Q
76
K26
QA
17
F75
QA
17.1
C98
TK
3
Z37
TK
29
M49
TK
29
M5
1997
TK
29
M5
2007

Film and Video in OskiCat

You can use the Media Resource Center's website to browse for films on your research topic, or you can use OskiCat to find films and videos in the UC Berkeley Libraries. Enter your search terms in the "Keyword" box, like this:

social protest california

Use the "Entire Collection" pulldown menu to restrict your search to "Films/Videos/Slides." Your search results may include online video as well as items in the Media Resources Center collection, or elsewhere in the campus libraries.

oskciat screenshot

Research Advisory Service

Research Advisory Service for Cal Undergraduates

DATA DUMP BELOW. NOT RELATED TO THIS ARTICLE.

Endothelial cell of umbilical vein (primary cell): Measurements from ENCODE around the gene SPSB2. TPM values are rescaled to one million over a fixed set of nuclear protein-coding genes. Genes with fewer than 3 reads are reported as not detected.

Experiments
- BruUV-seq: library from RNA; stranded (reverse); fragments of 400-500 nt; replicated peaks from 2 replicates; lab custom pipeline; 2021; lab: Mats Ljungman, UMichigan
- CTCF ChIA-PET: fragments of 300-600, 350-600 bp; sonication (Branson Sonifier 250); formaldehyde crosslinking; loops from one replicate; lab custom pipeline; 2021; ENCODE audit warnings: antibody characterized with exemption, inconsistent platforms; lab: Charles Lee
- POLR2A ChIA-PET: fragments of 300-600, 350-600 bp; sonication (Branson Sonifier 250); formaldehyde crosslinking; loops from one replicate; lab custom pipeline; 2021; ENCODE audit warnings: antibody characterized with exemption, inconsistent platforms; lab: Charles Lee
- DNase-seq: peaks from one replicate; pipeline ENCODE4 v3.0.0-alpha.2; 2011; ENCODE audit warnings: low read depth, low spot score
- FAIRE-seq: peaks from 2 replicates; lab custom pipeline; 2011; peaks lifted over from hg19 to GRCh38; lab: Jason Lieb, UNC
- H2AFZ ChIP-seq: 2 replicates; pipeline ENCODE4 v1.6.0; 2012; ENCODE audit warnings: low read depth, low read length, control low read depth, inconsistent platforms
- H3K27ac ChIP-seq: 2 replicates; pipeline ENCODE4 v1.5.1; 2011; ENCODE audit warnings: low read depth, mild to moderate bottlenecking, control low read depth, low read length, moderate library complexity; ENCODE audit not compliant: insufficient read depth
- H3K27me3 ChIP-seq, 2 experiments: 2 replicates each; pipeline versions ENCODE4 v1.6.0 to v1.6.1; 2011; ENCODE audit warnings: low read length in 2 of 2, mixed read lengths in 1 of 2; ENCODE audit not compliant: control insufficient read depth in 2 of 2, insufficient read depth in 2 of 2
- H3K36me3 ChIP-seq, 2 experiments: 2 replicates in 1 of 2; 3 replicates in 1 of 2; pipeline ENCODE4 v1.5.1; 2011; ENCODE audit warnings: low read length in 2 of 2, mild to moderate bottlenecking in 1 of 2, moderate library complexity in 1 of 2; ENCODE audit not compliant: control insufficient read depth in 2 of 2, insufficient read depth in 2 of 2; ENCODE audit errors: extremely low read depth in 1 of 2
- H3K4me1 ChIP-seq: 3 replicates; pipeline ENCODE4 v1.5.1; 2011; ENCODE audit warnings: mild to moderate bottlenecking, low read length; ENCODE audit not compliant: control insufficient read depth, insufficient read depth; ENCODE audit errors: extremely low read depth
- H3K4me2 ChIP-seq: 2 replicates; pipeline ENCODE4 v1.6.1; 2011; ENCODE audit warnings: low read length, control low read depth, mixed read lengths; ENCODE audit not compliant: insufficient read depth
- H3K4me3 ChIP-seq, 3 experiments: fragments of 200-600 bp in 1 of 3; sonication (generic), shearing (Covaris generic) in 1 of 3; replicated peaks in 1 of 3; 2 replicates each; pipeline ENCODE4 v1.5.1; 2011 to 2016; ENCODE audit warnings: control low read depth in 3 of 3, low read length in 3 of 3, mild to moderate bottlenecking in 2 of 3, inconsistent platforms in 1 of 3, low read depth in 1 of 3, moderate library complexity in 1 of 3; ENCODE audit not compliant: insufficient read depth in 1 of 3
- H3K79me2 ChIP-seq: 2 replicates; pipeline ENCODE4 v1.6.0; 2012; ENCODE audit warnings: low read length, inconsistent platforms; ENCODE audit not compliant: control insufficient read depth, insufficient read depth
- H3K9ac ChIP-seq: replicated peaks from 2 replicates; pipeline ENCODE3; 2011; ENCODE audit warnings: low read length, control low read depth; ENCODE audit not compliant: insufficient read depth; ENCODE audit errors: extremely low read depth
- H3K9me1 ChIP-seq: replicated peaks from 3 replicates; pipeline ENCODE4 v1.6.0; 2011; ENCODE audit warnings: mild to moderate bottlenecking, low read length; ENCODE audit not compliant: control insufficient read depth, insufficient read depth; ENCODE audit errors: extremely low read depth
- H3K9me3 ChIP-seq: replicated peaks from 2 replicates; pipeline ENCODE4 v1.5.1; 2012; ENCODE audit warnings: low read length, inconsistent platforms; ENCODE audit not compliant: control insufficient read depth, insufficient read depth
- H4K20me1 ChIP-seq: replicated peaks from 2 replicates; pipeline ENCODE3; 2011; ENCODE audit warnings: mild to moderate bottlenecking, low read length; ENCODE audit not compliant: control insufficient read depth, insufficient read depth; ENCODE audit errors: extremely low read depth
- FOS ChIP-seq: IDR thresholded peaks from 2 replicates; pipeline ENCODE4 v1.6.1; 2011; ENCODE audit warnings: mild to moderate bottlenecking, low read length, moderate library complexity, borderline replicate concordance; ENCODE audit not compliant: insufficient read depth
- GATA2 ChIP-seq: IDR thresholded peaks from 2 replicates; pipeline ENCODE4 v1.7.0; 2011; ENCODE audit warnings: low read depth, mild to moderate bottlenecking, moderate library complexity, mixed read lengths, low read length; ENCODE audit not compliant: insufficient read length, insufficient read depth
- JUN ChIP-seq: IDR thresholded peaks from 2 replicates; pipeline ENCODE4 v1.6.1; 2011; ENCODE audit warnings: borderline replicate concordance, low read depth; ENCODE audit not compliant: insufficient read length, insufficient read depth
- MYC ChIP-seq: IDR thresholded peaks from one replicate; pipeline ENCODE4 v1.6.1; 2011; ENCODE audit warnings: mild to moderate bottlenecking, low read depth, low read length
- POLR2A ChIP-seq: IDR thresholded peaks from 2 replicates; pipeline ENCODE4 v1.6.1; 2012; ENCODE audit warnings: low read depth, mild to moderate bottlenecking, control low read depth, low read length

Book a 30-minute appointment with a librarian who will help refine and focus research inquiries, identify useful online and print sources, and develop search strategies for humanities and social sciences topics (examples of research topics).

This service is for Cal undergraduates only. Graduate students and faculty should contact the library liaison to their department or program for specialized reference consultations.

Scheduling a consultation

bcal screenshot Some reference questions can't be easily answered over e-mail and I am happy to talk with you in person or over the phone if your question is more complex or if you'd like a more in-depth consultation. Trying to schedule appointments via email is time-consuming. Here are some alternatives:

1. Call me at 510-768-7059

2. Go to my bCal calendar and in the upper right corner choose the WEEK view. Locate a free slot between 9-5, Mon-Fri that works with your schedule. You can propose an appointment in bCal or contact me by email asking me to reserve that slot for you.

Starting February 19, every Wednesday from 1-3 I will also be available to answer your questions in the History Department's office.